St Marys Road is one of the major routes into Liverpool with “thousands of potential customers passing every day”, according to owner Peter Kennedy. Enough of those passing end up popping in to make the location a valuable asset – and one he claims is unique in Liverpool.
“Our customers are Joe Public, and it works out that we get about five or six jobs per day from passing trade,” says Kennedy.
As important as the location is the company’s use of its own output to promote itself. You don’t need to go to Liverpool to see that though, Google Street View offers a driver’s eye view from which you can see the shop front, the company’s van, which it has wrapped, and even one of the team putting up its display board in the central reservation. The last two are examples of the output from its wide-format printer, a Colorific Lightbar UV640 Print & Cut. In addition to the wide-format work it also offers general commercial print including stationery, which it outsources.
Kennedy, a former joiner, set up the three-strong firm eight years ago. It put the first Colorific Lightbar in two years ago, initially opting for a Lightbar Revive, the retrofittable version, which was fitted onto a Roland SolJet Pro II eco-solvent wide-format printer. This machine served as the production mainstay of the business’s poster, banner and vehicle wrapping work.
Adding the Lightbar Revive and swapping the eco-solvent inks in the Roland for Colorific’s SUV inks enabled Smartprint to upgrade its production while protecting its investment in existing equipment.
Kennedy had been struggling with the inherent problems of eco-solvent prints – the need to leave them two days to fully dry and outgas before they could be used or further finished.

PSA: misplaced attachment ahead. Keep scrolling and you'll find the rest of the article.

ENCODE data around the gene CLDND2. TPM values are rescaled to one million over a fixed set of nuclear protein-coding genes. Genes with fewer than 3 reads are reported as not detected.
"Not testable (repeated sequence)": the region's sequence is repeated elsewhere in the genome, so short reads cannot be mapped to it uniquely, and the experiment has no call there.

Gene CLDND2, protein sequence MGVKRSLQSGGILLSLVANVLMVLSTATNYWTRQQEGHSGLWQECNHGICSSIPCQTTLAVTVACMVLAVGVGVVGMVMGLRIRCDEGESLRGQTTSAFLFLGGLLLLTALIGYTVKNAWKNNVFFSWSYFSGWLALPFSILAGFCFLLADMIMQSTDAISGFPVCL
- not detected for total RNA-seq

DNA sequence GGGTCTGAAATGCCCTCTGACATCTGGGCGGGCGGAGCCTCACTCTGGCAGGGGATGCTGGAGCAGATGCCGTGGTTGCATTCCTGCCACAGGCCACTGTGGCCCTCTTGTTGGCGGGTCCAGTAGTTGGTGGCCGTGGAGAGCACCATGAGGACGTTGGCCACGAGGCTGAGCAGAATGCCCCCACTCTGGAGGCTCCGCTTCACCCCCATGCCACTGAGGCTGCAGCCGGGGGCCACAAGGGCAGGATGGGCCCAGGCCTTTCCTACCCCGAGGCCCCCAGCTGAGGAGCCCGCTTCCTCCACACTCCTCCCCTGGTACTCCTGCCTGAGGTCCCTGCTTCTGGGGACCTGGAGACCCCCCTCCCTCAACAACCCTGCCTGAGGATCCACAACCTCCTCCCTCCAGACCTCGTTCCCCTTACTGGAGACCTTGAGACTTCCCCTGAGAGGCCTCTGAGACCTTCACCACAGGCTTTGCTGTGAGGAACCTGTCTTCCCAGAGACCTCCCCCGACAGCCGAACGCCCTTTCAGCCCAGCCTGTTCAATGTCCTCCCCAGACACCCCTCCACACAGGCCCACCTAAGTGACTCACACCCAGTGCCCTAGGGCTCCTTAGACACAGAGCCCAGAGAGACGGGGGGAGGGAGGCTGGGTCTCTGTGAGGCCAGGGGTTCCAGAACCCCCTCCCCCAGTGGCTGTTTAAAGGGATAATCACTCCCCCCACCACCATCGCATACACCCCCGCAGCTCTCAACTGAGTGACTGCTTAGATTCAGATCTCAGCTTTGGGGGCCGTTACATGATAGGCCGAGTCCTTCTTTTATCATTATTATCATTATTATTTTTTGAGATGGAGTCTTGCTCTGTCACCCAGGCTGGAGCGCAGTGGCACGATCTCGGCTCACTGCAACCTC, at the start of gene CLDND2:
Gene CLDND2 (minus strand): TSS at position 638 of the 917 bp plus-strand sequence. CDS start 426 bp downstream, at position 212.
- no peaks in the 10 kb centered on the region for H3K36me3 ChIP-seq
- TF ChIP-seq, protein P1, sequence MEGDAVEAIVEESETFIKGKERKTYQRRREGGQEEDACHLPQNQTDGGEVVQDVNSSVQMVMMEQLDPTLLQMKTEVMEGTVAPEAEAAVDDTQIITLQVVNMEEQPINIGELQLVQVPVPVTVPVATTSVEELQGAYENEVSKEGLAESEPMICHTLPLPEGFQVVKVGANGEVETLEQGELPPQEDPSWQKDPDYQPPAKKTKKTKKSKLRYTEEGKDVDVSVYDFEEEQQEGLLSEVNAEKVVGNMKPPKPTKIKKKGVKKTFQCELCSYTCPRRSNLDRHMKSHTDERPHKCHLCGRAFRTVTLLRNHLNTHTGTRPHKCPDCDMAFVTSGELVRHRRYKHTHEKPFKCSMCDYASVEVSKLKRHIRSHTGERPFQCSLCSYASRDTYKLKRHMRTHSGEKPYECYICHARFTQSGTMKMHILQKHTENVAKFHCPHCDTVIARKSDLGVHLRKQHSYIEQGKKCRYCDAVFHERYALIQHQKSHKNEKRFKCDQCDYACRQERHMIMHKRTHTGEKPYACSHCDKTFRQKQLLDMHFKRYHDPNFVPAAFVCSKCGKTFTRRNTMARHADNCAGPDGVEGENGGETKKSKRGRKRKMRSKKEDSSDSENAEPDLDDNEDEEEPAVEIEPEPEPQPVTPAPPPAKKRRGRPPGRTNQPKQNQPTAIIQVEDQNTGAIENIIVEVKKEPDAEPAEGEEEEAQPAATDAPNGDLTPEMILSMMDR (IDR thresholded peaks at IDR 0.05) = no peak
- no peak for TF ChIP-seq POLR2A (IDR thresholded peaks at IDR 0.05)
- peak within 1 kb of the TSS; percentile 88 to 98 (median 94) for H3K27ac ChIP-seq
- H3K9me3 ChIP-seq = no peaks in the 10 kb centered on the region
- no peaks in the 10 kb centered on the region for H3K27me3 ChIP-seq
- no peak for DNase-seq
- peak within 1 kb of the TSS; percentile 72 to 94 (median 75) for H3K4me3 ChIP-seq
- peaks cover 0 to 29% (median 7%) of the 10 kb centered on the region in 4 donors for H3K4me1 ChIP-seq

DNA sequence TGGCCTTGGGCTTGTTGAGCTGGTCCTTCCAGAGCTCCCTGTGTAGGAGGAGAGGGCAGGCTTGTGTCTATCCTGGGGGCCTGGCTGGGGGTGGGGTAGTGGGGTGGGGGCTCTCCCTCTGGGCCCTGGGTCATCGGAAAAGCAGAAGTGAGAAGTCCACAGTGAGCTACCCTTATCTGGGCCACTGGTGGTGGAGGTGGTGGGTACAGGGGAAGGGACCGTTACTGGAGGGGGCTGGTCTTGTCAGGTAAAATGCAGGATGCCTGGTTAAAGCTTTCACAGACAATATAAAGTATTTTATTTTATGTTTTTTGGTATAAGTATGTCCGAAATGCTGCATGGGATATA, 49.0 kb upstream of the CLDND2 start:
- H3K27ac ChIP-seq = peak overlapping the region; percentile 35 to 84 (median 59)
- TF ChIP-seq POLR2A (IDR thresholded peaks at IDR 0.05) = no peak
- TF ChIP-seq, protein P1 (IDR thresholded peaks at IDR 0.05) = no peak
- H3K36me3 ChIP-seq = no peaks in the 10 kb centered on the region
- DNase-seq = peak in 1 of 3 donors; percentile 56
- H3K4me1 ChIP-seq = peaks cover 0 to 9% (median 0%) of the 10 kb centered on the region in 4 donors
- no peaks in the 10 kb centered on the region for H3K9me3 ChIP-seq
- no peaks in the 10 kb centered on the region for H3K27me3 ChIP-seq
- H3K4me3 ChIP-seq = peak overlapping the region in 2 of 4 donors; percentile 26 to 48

“I saw the Lightbar at a show and that was that,” he says. “The next week it was installed and running.”
There was no drawn-out process of assessing rival technologies. Kennedy had an unmet need and happened across the solution, deciding to take the plunge there and then with the original Lightbar. While there are other SUV printers out there from Fujifilm and Mimaki, Colorific’s Lightbar is the only one available as a retrofit, enabling firms to solve the problems of eco-solvent printing without having to buy a completely new system. The Lightbar Revive cost the firm £2,495 including installation and the first set of inks.
The ability to sell work straight off the machine is a USP for the firm, as it is something no one else in the area has, according to Kennedy: “I put posters up all over Liverpool saying we could offer a same-day service.”
However, a year on from the installation of the Lightbar Revive the original printer, which was 12 years old, was starting to show its age.
“It was costing me a fortune to maintain the SolJet. In the last two years it had cost £6,000 and £7,000 respectively to keep it running. That was just money down the drain.”
Not only was he spending a fortune on it to keep it running, it also needed constant attention, meaning it couldn’t be relied upon to run unattended. So he decided to invest in a replacement.
When it came to the time to upgrade at the start of this year he saw no need to mess with a winning formula and went directly to Colorific to buy a new machine with the Lightbar fitted from the off. He opted for another Roland, this time the VersaCamm VS 640i, a 64in-wide printer-cutter.
Installation was a cinch both times. The original unit clipped onto the SolJet, and with the inks changed over the firm was in production. The unit itself is a low-energy UV light source. Unlike the mercury lamps or latterly UV LEDs fitted in dedicated UV printers, which are mounted on the printhead carriage, the Lightbar’s lamp is fixed in position a fair way away from the printheads.